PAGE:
Intangible qualities assigned to both position players and pitchers can include 'coachability,' mental toughness, intelligence, perseverance, aggressiveness, instinct, and work ethic.

Without question, makeup commonly separates great ballplayers from successful players.

So what is the grading scheme for amateur players?

In an attempt to quantify the "projected" professional baseball potential of amateur players, scouts use a scale of 2-8 in each category to assign a current and future grade. Grades in each category are added and multiplied by two to calculate an Overall Future Potential (OFP). The OFP number for Major League prospects range from a total of 40-80. The higher the OFP, the better the prospect is considered.

Interpretation of final grades is similar for most organizations. Amateur players with OFPs of 60 + generally are drafted in the 1 st round, OFPs of 58-59 are considered 1st and 2nd round players, and OFPs of 55-57 generally are 2 nd to 4th round draft picks. And after the 5 th round, the OFPs and draft slots can vary significantly because of "signability" issues and organizational needs to name a few.

How do you gain the attention of MLB scouts?

An MLB scout once told me, with some humor, that aspiring professional baseball players can be categorized as prospects and suspects.  

If you consider yourself an MLB prospect, there are ways to appropriately position yourself to gain exposure to MLB scouts. Recommendations for amateur baseball prospects to maximize their exposure to professional scouts include, but are not limited to: (1) playing on high-level and competitive winter and summer league teams ; (2) attending open amateur tryouts that are generally held by all MLB organizations; (3) attending at least one invited showcase camp; and (4) sending an informational package about yourself (including a highlight video) to the amateur scouting director of all MLB organizations.

Above all, amateurs can dream about and prepare for a professional baseball career. The truth is there are not enough MLB uniforms to pass out to every dreamer and every gifted and talented athlete.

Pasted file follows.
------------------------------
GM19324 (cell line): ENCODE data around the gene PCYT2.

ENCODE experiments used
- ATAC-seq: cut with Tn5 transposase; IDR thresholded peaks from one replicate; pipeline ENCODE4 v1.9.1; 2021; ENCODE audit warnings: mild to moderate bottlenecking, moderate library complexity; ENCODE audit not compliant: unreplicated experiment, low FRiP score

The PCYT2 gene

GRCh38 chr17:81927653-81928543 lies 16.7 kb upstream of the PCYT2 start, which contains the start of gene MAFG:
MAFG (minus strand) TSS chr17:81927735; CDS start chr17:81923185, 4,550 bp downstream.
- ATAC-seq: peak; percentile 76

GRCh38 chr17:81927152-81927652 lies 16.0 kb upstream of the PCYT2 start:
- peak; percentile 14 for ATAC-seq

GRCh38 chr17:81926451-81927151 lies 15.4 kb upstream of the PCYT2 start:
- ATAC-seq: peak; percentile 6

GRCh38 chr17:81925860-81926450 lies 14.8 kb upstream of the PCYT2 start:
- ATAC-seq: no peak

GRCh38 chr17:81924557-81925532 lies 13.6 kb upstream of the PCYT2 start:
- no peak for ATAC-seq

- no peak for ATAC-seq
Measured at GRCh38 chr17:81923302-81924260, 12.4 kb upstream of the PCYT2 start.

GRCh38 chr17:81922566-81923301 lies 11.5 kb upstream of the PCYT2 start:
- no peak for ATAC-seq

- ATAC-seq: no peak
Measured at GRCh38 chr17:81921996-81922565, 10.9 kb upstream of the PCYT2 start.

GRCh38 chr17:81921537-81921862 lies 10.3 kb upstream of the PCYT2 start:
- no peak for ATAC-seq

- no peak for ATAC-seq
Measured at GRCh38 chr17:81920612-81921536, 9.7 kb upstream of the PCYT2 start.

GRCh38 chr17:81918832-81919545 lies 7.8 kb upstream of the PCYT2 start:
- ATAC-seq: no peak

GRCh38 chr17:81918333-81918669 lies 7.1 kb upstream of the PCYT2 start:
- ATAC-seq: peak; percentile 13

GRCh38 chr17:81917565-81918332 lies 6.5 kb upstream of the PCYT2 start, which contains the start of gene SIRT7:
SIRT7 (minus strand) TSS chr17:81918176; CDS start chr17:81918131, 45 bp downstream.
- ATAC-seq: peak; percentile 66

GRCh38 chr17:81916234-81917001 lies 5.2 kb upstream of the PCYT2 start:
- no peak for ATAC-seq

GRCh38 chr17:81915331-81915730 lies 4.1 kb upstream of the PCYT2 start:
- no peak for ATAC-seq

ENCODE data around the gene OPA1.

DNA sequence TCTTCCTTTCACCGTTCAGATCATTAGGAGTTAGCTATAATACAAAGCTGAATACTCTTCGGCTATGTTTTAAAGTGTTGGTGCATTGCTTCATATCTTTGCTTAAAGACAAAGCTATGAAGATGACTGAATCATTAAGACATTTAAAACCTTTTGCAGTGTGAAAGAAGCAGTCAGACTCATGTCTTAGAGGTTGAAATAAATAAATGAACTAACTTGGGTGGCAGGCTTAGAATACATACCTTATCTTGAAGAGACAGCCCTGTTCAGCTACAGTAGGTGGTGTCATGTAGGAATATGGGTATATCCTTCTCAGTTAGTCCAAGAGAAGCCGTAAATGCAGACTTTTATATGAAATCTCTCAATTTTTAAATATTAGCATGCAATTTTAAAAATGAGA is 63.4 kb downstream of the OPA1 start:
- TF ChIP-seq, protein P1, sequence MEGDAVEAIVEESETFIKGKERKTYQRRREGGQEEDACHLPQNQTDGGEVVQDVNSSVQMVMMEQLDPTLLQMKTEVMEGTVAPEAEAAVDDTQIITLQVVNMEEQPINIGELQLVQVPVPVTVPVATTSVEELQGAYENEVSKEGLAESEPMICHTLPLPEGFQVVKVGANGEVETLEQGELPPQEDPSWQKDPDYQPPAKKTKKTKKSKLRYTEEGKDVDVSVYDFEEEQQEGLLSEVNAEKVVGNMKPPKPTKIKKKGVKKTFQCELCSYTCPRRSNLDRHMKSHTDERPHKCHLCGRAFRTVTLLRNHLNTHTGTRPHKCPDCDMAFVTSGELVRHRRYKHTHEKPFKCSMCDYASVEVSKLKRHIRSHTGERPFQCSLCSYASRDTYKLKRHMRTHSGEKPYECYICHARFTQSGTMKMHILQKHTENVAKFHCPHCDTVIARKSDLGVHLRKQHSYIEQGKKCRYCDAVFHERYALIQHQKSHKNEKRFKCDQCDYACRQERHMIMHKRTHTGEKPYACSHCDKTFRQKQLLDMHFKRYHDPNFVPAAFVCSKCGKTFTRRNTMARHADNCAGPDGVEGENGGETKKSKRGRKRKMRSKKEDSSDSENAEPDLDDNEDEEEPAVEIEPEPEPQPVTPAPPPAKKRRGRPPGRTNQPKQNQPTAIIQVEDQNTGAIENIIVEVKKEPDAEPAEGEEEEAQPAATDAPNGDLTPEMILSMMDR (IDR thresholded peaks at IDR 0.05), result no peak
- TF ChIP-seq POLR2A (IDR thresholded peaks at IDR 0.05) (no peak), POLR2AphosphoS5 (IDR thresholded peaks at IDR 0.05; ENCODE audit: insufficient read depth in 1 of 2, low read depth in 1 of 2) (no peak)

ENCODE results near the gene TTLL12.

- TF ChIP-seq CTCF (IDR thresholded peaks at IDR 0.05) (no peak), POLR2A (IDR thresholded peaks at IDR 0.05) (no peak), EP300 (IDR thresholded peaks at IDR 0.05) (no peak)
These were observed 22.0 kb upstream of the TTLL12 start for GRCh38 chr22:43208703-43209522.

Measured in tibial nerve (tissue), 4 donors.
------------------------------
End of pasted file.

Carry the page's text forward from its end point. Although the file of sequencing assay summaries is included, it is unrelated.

This is not to say that we should not support and encourage the dreams of our youth; we should, however, be mindful of the competitive sports landscape and the more achievable career possibilities in other professional areas such as education, engineering, and medicine. Sociologist Harry Edwards firmly asserted: "Statistically, you have a better chance of getting hit by meteorite in the next 10 years than getting work as an athlete."

There is some truth to that claim as roughly 7% of the players who sign a minor league contract will play in the major leagues.

During a time where the United States ranks 23rd in science and 31st in math in standardized tests and 27th in college graduates with degrees in science and math among developed countries, let's make sure that we are encouraging the development of high-achievers as both student and athlete.

Dr. Eddie Comeaux received his B.A. at Cal-Berkeley, where he also played baseball. In 1994, he was drafted by the Texas Rangers and spent four years playing professional baseball.

Dr. Comeaux is currently an Assistant Professor of Higher Education in the Graduate School of Education at the University of California, Riverside, where his research interests include student engagement, intercollegiate athletics, and diversity competence and leadership in defined social systems.

Dr. Comeaux can be reached at [email protected]